In life, I like to take the less expected path. Whether trying out for—and making—the boys football team or joining my community’s firefighting explorer program, the unknown appeals to my sense of adventure. So when I noticed how excited one of my newest friends’ was to take the truck-driving course offered at Patterson High School, I had to wonder just what the course had to offer. Could trucking be the career for me?

Turns out the answer is yes.

The next school year, I had one of the coveted eight spots in the Commercial Drivers License (CDL) course created by our teacher, Dave Dein, a trucker-turned-educator who founded the only non-vocational high school program in the country. No surprise to me at the time, I was the only female in the class. Trucking has a reputation of being a “man’s industry” but I was just as excited as the guys when it came to getting a crack at the simulator, absorbing the industry updates, and getting familiar with big rigs.

Turns out, I’m a natural.

The 180 classroom hours plus 25 hours with the simulator during a “Zero Period” were engaging, but the course also provided opportunities beyond the book, cab or engine of a truck. We were fortunate enough to have a regular rotation of industry partners (read: potential employers) who talked to us about everything from their professional experience to industry trends. Most people think to be a success in your chosen field you need to focus on book smarts, but really, to do anything right, especially sit behind the wheel of a long haul truck and take to the road for hours and hours, you need healthy doses of courage, professionalism, confidence and most importantly- passion.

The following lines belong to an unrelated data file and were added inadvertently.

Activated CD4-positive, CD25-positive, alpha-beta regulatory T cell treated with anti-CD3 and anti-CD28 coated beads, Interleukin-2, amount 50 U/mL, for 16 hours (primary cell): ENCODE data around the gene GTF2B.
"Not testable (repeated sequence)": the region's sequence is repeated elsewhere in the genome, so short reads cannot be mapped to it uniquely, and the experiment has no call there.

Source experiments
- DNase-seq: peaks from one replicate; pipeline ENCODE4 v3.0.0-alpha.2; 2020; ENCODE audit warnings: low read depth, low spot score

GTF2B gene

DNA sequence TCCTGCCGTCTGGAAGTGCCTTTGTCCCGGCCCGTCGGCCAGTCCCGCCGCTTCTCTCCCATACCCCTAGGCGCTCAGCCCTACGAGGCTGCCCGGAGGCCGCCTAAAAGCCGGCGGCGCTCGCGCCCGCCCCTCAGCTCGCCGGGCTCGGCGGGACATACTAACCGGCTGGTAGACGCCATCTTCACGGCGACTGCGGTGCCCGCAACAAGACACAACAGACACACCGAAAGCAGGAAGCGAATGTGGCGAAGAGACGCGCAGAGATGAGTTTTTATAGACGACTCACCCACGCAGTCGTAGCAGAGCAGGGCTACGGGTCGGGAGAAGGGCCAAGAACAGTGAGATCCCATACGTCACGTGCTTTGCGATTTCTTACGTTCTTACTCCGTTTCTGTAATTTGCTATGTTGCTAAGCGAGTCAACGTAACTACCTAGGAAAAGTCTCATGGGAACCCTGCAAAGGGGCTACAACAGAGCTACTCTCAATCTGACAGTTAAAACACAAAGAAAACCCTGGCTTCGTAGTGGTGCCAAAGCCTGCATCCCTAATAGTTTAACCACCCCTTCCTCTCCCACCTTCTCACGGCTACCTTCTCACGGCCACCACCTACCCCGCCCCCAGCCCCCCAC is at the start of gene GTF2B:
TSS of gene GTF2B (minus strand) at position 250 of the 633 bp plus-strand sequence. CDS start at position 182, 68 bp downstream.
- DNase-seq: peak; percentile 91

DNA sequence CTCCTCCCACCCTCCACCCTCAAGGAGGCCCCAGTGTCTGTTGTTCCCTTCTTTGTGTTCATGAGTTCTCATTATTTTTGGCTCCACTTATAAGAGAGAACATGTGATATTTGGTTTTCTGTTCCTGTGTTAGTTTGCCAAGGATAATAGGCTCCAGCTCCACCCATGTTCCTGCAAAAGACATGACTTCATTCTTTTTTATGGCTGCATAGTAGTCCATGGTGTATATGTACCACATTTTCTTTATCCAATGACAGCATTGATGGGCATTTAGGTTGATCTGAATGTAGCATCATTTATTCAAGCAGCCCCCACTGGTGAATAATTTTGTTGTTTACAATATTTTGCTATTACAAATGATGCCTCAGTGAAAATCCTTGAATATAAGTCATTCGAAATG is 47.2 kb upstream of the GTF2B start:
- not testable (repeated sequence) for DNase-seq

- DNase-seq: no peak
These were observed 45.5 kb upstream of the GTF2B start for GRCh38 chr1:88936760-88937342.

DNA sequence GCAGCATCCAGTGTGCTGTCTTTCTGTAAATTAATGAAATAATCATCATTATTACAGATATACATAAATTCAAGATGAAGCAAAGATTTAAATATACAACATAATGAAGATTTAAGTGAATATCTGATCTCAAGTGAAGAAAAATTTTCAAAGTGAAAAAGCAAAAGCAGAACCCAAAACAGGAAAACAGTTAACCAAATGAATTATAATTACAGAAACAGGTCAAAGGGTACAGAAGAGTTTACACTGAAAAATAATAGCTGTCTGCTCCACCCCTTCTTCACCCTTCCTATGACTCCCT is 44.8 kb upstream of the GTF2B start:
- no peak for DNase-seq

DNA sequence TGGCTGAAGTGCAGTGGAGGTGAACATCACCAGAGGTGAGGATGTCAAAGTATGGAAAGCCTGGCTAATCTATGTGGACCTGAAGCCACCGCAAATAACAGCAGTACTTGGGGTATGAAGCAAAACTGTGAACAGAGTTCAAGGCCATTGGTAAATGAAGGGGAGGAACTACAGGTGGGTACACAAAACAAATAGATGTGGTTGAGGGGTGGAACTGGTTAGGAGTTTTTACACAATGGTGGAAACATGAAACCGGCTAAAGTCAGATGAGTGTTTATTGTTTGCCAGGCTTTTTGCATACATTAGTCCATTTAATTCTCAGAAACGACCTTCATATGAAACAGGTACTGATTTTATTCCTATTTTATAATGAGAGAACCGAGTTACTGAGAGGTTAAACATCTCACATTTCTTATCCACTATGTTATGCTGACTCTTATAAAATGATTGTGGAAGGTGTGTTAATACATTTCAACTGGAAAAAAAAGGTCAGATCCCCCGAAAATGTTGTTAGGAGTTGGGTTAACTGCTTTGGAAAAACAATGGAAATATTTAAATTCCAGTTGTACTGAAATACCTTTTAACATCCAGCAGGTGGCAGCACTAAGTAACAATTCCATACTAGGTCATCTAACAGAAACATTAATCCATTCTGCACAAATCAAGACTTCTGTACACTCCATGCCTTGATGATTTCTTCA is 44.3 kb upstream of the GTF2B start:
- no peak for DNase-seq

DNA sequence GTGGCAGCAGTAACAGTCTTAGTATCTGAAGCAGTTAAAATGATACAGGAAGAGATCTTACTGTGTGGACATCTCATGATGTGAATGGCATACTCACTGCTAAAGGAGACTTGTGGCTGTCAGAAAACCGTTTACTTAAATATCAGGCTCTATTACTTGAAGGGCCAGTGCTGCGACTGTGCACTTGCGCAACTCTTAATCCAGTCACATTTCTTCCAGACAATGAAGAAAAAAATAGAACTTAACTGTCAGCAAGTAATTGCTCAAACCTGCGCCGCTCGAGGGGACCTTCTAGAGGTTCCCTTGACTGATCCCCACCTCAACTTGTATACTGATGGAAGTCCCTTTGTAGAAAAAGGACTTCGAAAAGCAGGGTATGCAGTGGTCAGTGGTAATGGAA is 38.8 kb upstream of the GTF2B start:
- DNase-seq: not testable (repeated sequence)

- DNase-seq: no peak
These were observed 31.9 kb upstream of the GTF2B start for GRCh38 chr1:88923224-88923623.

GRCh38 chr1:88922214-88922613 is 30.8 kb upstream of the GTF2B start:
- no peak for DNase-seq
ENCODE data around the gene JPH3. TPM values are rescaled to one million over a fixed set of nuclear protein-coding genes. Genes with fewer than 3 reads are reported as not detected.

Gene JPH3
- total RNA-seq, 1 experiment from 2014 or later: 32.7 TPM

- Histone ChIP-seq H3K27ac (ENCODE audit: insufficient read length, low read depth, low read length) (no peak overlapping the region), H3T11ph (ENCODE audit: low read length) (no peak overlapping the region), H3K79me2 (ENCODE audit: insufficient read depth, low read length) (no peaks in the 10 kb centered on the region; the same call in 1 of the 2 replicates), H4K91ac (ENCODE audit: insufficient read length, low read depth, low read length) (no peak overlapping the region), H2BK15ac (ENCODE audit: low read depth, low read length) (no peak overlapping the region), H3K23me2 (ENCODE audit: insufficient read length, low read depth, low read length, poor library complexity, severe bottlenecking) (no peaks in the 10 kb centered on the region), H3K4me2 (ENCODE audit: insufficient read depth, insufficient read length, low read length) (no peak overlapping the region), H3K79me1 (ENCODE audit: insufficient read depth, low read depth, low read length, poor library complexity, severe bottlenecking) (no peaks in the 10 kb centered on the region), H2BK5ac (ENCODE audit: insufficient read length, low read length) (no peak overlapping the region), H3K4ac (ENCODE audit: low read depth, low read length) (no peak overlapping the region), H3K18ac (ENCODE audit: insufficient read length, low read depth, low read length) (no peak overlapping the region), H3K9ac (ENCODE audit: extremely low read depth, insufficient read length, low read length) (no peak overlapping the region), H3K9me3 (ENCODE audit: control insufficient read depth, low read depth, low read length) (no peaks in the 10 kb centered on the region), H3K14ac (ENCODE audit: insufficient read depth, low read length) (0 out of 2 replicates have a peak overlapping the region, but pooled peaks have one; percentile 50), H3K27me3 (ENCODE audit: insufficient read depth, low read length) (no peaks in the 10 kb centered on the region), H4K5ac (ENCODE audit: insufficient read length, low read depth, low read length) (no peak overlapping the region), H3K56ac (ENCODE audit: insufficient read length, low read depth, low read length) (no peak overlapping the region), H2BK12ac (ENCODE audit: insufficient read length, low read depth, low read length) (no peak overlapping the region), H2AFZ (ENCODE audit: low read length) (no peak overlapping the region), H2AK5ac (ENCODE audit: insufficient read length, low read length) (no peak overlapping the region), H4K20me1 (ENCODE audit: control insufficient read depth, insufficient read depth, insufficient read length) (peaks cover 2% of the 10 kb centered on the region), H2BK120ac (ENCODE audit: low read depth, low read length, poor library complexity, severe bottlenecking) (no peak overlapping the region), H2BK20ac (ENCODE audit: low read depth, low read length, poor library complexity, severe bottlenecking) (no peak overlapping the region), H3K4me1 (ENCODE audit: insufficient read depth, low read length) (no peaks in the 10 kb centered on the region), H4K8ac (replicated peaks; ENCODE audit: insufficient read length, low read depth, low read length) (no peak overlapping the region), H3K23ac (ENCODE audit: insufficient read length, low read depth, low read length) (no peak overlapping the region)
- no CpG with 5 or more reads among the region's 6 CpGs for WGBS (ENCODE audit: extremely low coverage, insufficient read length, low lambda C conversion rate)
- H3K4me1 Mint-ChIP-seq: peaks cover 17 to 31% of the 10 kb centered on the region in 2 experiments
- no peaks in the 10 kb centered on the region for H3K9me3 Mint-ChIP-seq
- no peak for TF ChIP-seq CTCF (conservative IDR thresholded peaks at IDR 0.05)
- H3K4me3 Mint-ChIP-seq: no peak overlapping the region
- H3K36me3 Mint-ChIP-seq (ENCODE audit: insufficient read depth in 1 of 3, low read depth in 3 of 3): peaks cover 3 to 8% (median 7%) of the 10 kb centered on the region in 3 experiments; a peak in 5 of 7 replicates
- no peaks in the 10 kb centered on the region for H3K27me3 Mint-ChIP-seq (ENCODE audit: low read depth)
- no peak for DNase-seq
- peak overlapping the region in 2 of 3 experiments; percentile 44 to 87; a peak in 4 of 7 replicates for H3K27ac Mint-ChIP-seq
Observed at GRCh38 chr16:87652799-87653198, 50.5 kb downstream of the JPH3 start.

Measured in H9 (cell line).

I discovered that most of that seemed to come naturally.

After graduating from high school and the trucking course, the industry partners we had met were supportive, hiring some of my classmates for seasonal work. While needing experience is expected in any professional setting, unfair restrictions placed on the trucking industry make it even harder for qualified candidates who want to drive long haul to get hired. An outdated federal regulation requires CDL holders to be 21 in order to drive interstate, meaning the only job prospects for 18-year old credentialed drivers like me are dedicated or seasonal routes intrastate.

For some drivers, those are fine options. But I think I’ve found my future is in long haul trucking. I want to see the country. I want to spend my days on the road, snapping pictures along the way to document my experience. In the process, I want to change the stereotype of the long haul truck driver and open the road to a new generation—and gender—of committed and passionate drivers. But I can’t change the face of trucking if my age hamstrings my job prospects.

The DRIVE Safe Act (H.R.1374, S.569) would undo this ageist restriction. The authors of the DRIVE Safe Act recognize 18-20-year old CDL holders who pass a rigorous program like the one at Patterson High School are qualified to take the wheel. Furthermore, the measure puts an emphasis on safety, and no one planning a career on the road wants anything less than the highest standards.

I had no idea the Patterson High School truck driving course would spark a lifelong dream, but it has. Our graduates don’t just memorize the text. We learn it, we understand it, and we strive to live it. And this program doesn’t create “drivers”. We work hard all year to create professional drivers- 18-year-olds who are ready to climb into a truck and truly understand the magnitude of responsibility that comes with operating a commercial motor vehicle—a “semi-truck”. Passage of the DRIVE Safe Act would ensure I, and many other young professional drivers like myself, don’t need to find a stopgap dream to bide the time until we turn 21.

Leilani Barradas is a graduate of Patterson High School’s truck driving program— one of the first high school trucking programs in the country-- and is working on the final steps to obtain her Commercial Driver’s License.

Leilani Barradas is a graduate of Patterson High School’s truck driving program— one of the first high school trucking programs in the country-- and is working on the final steps to obtain her Commercial Driver’s License.

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